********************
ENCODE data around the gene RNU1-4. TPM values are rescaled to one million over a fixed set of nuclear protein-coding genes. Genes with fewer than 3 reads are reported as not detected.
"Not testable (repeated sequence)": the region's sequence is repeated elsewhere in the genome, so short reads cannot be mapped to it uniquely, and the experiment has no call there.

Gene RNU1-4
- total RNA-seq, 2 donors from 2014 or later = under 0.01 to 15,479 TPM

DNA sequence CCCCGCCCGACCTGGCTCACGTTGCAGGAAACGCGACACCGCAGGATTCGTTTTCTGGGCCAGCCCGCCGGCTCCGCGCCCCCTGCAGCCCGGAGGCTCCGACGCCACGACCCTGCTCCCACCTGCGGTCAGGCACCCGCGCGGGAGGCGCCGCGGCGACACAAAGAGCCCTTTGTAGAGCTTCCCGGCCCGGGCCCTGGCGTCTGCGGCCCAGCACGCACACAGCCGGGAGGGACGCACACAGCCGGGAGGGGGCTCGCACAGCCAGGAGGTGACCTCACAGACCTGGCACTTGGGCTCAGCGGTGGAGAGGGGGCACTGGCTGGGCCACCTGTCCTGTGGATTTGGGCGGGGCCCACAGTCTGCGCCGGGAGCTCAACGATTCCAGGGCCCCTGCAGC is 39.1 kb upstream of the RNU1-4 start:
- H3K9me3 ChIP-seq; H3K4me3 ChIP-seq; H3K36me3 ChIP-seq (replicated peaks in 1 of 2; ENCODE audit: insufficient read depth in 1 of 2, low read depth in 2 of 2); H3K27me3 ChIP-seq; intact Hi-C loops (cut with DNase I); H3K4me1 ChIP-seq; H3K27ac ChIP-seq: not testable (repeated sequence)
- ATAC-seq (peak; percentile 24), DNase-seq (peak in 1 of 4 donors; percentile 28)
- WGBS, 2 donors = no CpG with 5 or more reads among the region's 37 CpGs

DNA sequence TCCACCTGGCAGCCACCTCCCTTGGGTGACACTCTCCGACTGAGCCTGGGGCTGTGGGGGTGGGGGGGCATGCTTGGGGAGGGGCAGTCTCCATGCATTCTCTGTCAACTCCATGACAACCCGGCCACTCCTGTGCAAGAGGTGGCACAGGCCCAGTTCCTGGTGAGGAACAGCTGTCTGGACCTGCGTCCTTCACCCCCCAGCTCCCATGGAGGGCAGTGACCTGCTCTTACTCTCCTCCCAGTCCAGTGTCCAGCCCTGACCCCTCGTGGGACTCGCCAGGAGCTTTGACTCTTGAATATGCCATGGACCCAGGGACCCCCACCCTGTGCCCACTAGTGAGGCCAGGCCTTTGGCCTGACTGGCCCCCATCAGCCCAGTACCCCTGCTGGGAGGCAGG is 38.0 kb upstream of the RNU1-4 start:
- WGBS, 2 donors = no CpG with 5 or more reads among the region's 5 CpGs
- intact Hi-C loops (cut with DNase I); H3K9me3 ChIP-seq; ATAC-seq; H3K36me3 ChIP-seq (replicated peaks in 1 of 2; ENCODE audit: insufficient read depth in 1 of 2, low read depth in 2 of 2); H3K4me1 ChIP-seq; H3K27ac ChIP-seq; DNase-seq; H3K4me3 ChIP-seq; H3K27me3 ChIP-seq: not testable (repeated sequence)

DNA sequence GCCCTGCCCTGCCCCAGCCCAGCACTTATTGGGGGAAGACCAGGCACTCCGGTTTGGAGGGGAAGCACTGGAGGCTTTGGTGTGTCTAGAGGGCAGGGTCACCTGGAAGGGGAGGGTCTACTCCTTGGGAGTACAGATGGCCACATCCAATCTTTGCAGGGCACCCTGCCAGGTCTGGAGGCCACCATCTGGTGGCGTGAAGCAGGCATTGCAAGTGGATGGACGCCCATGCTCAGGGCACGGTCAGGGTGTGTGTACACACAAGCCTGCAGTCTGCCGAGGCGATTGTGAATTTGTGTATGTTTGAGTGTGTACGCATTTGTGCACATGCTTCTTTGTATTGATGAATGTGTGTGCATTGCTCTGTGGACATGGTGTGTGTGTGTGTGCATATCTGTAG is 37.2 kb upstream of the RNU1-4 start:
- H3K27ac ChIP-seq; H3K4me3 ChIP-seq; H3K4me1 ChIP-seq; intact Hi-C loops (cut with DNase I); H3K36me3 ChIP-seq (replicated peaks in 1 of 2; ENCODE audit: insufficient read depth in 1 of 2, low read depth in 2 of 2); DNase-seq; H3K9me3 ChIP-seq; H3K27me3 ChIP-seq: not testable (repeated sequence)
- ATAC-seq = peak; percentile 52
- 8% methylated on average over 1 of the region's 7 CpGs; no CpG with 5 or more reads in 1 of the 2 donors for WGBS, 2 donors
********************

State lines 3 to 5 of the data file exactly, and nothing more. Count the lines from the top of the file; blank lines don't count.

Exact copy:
Gene RNU1-4
- total RNA-seq, 2 donors from 2014 or later = under 0.01 to 15,479 TPM

DNA sequence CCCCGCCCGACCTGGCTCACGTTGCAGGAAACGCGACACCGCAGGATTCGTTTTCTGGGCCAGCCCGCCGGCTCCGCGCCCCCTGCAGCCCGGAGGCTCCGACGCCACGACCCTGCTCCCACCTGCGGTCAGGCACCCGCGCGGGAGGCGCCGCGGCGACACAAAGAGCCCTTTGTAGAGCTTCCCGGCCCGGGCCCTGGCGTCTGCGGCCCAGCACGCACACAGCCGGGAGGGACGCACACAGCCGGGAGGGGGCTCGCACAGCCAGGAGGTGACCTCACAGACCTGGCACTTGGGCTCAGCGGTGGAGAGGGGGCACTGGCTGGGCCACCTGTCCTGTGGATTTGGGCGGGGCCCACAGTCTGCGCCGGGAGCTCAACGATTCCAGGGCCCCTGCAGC is 39.1 kb upstream of the RNU1-4 start: